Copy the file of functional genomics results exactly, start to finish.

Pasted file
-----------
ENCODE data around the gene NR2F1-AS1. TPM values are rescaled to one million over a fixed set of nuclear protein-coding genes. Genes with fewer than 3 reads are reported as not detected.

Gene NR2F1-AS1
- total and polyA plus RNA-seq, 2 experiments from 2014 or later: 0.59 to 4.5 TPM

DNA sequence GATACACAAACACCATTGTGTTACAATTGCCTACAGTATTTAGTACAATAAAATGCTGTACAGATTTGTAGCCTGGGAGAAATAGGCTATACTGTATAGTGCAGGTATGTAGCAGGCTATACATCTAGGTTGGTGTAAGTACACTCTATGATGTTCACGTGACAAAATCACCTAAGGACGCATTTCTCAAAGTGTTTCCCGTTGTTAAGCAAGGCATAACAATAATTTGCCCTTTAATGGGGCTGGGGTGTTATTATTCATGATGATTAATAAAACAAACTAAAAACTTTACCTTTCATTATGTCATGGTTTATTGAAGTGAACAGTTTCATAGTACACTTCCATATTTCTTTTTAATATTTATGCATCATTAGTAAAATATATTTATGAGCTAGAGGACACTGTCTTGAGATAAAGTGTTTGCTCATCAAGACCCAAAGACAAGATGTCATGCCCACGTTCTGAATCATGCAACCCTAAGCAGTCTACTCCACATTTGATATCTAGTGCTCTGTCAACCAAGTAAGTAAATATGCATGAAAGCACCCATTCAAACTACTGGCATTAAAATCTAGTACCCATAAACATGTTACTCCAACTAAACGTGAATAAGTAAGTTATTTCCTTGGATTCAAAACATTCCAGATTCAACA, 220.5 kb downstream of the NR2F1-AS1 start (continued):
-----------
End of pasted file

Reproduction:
ENCODE data around the gene NR2F1-AS1. TPM values are rescaled to one million over a fixed set of nuclear protein-coding genes. Genes with fewer than 3 reads are reported as not detected.

Gene NR2F1-AS1
- total and polyA plus RNA-seq, 2 experiments from 2014 or later: 0.59 to 4.5 TPM

DNA sequence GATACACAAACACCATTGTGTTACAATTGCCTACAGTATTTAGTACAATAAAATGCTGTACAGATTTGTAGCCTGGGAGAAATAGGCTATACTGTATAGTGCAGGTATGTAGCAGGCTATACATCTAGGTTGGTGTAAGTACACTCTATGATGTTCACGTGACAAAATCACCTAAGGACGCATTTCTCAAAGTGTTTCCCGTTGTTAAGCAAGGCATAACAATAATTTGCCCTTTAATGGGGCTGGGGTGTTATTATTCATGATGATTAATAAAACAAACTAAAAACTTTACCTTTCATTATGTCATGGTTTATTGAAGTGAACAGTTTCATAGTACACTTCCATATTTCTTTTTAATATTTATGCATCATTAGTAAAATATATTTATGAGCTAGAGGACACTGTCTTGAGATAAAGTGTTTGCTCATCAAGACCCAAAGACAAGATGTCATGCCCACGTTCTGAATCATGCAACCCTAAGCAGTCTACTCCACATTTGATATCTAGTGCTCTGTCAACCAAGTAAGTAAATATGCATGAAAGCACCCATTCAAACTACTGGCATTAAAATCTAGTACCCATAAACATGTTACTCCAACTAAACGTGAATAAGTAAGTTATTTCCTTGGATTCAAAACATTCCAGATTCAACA, 220.5 kb downstream of the NR2F1-AS1 start (continued):